Michael-Leon Wooley as Louis (voice)

Jennifer Cody as Charlotte (voice)

Jim Cummings as Ray (voice)

Peter Bartlett as Lawrence (voice)

Jenifer Lewis as Mama Odie (voice)

Oprah Winfrey as Eudora (voice)

Terrence Howard as James (voice)

John Goodman as 'Big Daddy' La Bouff (voice)

Princess Tiana - ©Disney Enterprises, Inc. All Rights Reserved.

Our reviews below:


The Princess and the Frog Review By John C.

**** (out of 4)

When Prince Naveen is turned into a frog by the evil Dr. Facilier, he mistakes waitress Tiana as a princess, and accepts her kiss. And because she is not actually a princess, she turns into a frog as well. They must enlist the help of voodoo priestess Mama Odie, if they want to be turned back into humans. This sets into motion a trip through the Louisiana Bayou, set against a backdrop of the 1920’s, and an awesome soundtrack of jazz music.

The Princess and the Frog is Disney’s first 2D animated film since 2004’s Home on the Range, and the best one in many years. The Princess and the Frog succeeds on many levels, including great characters and a classic villain.

Though you may see it advertised as such, this is certainly not just a film for little girls, as I’m sure it will be immensely enjoyed by pretty much everyone.

The look of the frogs is simple, yet incredibly appealing. Ray, the Cajun firefly, has been advertised as a joking sidekick. In reality, he actually provides some of the most touching and bitter-sweet moments in the film. But my favourite character has to be jazz-playing alligator, Louis.

It’s funny, heartfelt and surprisingly moving. Like other Disney films, there are messages and meaning underneath the action. The songs, written by Randy Newman, are all great. None of them become annoying, not one is out of place. The Princess and the Frog immediately takes it’s place among the best Disney films.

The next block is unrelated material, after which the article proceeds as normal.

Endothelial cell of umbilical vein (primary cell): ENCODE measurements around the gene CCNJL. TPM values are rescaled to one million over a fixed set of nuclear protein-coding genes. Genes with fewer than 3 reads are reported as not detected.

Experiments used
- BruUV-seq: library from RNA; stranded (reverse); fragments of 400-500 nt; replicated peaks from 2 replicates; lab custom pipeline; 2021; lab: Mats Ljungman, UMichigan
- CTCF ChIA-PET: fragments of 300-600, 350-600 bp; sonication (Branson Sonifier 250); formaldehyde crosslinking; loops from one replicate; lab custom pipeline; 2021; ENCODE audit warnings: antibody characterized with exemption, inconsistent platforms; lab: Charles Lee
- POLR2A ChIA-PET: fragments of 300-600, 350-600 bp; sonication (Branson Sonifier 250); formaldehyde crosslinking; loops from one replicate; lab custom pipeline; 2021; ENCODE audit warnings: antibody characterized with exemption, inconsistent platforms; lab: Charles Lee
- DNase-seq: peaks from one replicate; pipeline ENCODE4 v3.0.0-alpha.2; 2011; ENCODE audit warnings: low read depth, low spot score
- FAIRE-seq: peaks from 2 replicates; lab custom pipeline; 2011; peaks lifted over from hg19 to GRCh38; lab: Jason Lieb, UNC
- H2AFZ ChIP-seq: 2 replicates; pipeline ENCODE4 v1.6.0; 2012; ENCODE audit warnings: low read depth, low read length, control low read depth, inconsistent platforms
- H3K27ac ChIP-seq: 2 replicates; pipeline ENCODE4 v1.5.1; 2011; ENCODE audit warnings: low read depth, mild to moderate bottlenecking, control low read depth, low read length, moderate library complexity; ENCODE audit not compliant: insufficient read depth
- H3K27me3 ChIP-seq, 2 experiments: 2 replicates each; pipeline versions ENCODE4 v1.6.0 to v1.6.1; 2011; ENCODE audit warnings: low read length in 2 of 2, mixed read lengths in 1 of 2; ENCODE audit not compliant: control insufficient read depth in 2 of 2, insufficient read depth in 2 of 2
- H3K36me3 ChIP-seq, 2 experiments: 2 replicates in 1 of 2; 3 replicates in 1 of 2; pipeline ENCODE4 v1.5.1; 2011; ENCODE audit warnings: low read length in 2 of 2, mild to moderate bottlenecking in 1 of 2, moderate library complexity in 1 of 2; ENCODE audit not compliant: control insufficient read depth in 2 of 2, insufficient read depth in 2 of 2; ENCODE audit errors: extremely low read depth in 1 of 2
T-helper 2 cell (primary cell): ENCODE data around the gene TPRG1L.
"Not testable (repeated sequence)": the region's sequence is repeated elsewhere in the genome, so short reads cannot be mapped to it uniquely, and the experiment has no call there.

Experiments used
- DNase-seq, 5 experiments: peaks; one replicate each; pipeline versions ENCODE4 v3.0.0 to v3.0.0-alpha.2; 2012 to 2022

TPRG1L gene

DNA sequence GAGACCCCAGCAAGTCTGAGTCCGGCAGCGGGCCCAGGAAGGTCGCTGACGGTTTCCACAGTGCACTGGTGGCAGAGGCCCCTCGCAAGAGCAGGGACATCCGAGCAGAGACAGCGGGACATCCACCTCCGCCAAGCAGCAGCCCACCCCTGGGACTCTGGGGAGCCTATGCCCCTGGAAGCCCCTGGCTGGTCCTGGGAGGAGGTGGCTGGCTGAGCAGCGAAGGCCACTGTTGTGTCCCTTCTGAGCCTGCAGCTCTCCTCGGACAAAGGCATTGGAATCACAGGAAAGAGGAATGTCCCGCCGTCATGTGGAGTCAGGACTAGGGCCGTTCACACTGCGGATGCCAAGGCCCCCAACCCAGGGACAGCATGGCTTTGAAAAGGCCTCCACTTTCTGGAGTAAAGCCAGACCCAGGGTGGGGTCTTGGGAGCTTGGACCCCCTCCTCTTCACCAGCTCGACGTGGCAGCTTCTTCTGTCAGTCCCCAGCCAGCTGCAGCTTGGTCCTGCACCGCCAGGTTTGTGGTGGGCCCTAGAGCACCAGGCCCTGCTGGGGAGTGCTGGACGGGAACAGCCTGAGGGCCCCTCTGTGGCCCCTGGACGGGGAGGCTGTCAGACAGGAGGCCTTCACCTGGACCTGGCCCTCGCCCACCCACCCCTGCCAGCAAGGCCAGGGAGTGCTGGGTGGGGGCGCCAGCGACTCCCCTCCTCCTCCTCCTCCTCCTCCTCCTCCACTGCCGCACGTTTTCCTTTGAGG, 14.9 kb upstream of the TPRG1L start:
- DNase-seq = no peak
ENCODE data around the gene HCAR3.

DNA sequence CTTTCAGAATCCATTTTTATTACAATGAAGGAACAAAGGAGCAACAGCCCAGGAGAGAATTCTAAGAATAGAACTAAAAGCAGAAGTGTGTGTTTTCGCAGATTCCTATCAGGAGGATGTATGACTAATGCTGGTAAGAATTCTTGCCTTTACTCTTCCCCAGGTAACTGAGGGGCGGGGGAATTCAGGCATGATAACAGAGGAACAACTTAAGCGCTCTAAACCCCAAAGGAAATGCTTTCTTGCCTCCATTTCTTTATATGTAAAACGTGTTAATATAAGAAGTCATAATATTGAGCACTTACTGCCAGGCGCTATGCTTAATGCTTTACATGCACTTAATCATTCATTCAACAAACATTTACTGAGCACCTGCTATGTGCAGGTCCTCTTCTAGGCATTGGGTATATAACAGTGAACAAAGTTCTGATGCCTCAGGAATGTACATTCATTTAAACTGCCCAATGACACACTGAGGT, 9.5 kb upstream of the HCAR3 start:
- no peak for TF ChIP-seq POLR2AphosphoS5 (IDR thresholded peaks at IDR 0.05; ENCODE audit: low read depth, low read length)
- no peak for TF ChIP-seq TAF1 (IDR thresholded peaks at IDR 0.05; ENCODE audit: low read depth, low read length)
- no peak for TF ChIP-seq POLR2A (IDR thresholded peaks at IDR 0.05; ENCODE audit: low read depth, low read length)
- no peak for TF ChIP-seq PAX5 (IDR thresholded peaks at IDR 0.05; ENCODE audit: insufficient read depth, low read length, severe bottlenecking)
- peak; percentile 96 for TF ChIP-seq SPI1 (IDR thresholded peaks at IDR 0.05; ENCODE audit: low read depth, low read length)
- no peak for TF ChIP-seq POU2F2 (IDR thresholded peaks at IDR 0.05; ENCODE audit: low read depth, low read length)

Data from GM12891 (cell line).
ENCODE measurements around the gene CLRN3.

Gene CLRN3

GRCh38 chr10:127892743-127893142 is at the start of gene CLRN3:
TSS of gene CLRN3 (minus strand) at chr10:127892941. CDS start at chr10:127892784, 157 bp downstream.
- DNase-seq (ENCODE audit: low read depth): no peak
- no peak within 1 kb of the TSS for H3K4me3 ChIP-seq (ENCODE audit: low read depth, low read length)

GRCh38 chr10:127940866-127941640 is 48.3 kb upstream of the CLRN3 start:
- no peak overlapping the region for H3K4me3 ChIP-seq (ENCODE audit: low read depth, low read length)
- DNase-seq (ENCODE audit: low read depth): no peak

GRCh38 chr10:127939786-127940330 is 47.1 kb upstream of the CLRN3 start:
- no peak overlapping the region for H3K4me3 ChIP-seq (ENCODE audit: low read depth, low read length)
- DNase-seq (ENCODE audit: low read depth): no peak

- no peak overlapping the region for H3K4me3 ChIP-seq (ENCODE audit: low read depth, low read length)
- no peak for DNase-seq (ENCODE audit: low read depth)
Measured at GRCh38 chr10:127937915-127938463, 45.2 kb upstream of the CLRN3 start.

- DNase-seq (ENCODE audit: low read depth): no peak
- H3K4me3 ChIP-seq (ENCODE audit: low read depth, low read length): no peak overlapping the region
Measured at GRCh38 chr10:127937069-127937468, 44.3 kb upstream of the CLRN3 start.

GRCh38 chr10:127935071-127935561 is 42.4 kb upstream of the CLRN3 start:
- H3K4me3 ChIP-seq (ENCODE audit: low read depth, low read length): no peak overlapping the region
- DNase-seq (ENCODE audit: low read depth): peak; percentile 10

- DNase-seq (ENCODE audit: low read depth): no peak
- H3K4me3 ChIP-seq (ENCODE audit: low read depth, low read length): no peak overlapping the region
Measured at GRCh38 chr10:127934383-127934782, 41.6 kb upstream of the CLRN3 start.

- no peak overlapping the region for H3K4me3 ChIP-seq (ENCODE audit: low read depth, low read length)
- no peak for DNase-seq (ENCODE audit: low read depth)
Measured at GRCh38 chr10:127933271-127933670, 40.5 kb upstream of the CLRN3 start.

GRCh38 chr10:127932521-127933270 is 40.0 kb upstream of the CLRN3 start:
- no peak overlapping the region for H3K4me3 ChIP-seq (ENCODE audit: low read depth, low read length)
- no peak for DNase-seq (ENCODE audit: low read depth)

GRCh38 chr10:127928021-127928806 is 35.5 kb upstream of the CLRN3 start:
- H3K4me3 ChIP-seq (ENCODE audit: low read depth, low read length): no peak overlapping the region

The Princess and the Frog is truly magnificent. The animation is beautiful, and the soundtrack is brilliant. Not only one of the best animated, but one of the best movies of the year.


The Princess and the Frog Review By Erin V.

**** (out of 4)

The Princess and the Frog, is a twist on the original fairy tale of the Frog Prince, waiting for a kiss to turn him human again. Except Tiana, the main character accidentally gets turned into a frog too...

Tiana is a young African-American woman who is working as a waitress, while trying to save up enough money for her own restaurant. Her rich friend meanwhile is just waiting for Prince Charming. But Tiana doesn't have time for that, because as her father always said, wishing only gets you part of the way. It takes commitment and work to help your dreams come true. When Prince Naveen comes into the picture, he is a very arrogant young man, who has never done anything for himself, and after being cut off from his parents financial funds, he has no idea what to do - except find a rich girl who'll have him. His plans go out the window though, when he gets caught up with 'The Shadow Man' - Dr. Facilier...

I found Tiana in The Princess and the Frog to be a very positive role model for young girls. She is strong-willed, and works hard, but in a believable way. The film is about her realizing that she might eventually want someone to share her dreams with - not someone to rescue her, but to stand by her.

I loved the score, as well as the songs in this movie which are all great fun, and work really well - this will be one soundtrack for the Christmas list. You have Randy Newman to thank for most of the music here. The animation is exquisite, and really should be seen on the big screen. It is nice to see a very classic, 2D animated Disney film again. This is definitely one of my favourites amongst them, and one of the best in more recent years. The voice acting was all spot on for their roles, Anika Noni Rose especially as Tiana. This role, had it been miscast, would have thrown the whole movie off.